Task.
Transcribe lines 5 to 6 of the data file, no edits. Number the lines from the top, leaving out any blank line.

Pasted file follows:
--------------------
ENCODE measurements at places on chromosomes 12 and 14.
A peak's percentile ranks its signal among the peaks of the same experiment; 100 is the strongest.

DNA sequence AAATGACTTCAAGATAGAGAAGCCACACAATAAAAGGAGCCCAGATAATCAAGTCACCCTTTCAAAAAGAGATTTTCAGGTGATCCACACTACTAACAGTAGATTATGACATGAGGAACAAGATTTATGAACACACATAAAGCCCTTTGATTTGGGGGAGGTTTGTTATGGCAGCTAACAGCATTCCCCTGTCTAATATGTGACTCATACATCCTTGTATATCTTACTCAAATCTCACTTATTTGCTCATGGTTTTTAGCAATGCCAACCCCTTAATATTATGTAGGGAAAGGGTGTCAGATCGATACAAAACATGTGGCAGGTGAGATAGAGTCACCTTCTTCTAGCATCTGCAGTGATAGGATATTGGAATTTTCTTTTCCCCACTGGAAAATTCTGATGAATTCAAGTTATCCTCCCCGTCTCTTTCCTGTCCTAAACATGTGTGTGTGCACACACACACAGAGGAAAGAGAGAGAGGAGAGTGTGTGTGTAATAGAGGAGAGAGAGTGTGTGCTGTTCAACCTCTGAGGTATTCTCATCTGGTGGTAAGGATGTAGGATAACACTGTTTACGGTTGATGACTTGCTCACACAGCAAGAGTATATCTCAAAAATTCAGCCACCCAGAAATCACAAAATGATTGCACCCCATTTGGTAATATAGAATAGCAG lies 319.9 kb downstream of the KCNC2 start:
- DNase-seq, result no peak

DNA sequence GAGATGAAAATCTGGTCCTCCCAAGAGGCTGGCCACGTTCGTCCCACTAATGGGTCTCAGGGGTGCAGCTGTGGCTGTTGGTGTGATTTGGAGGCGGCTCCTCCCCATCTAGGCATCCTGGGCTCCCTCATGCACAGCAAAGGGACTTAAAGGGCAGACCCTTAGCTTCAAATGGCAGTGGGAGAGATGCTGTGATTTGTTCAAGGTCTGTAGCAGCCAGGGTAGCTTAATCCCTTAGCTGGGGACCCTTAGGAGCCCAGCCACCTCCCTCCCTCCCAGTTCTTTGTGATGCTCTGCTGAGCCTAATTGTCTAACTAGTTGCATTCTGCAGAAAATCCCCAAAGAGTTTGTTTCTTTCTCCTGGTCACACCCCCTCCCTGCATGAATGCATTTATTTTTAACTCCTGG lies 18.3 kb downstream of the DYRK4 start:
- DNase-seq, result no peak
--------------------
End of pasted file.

DNA sequence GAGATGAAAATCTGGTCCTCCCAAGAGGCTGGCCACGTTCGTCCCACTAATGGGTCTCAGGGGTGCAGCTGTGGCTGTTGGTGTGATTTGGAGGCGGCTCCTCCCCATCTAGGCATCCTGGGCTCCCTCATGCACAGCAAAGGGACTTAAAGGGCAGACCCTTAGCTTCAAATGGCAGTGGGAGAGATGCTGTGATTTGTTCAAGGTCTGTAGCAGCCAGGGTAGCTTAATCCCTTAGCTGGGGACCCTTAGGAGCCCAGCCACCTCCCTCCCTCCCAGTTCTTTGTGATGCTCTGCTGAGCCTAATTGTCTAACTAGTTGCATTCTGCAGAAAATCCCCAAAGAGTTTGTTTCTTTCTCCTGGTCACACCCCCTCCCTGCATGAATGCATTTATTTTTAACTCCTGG lies 18.3 kb downstream of the DYRK4 start:
- DNase-seq, result no peak